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More bad news for support for the Common Core standards, a voluntary policy that 48 states have adopted to create common standards for United States students.  Proponents of the Common Core, including the Obama administration, believe these universal standards will address the great disparity between standards set by states.  But, with the implementation of the standards and the accompanying assessments, researchers,  parents, andeducators are protesting the fallacy of the standards.  In New York, an early adopter of the standards, tensions over the standards are mounting.  So, what's all the fuss?

The fury over the common core requires a disentanglement of the issue, especially when you consider the early adoption of it.  Remember, the Common Core is voluntary. States do not have to adopt them.  Of course, there are several incentives to adopt them.  The Obama administration has tied Race to the Top and other grant funding to states that are willing to include the Common Core as part of their educational reform.  But even if there wasn't that, many educators, researchers, and policy makers agree that there should be a common set of standards.  Why should expectations for fourth graders in Tennessee be different from those in Oregon or in Vermont?  In essence, when students complete 12th grade, they should all have a certain amount of skills and knowledge to prepare them to be contributing citizens to the community.  Yet, still there is substantial opposition to the Common Core.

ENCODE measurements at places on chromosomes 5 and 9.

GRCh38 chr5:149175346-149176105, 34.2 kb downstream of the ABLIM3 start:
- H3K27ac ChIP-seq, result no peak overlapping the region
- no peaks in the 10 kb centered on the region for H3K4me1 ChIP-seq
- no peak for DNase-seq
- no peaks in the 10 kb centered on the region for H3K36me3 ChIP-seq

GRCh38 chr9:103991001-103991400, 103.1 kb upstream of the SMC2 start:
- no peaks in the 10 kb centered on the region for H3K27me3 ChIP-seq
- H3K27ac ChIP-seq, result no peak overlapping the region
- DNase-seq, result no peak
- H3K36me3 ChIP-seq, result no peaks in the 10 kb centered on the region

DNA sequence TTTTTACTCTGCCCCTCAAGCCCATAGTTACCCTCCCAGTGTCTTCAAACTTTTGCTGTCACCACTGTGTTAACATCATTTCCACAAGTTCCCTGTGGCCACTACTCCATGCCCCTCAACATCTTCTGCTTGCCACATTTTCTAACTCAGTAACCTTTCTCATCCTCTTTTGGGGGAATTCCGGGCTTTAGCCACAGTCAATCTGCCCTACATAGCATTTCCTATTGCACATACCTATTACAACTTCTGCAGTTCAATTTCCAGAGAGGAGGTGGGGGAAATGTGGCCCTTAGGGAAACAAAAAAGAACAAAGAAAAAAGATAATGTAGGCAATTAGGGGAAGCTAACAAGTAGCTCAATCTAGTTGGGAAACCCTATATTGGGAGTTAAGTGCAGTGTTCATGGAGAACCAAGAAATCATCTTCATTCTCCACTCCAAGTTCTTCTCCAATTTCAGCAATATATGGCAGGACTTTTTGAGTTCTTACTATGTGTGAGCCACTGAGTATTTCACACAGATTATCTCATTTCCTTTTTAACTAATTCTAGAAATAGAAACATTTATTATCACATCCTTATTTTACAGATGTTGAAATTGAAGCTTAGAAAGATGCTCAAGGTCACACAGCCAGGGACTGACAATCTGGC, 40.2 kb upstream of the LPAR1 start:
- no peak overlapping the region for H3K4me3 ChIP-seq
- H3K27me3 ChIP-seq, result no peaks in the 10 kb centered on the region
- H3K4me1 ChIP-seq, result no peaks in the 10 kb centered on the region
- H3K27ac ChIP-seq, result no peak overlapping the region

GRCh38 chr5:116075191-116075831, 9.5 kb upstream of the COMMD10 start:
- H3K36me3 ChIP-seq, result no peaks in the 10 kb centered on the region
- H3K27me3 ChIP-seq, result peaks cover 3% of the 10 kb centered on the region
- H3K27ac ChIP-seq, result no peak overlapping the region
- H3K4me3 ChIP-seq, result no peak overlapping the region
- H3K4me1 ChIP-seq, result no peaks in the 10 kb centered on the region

The problem, today, seems to be not in the idea of the standards but in the way they are implemented.  Educators and parents alike can't figure out what the purpose of this new "system" of learning.  And why not?  The image to the left is from a Kindergarten workbook.  What is the child supposed to do?  The Common Core in its implementation phase seems to be more of an expensive marketing campaign by the reformers rather than an effective improvement to the education system.  Still, I doubt the Common Core will die.  After all, the for profit curriculum companies and educational consultants need to make their money first.
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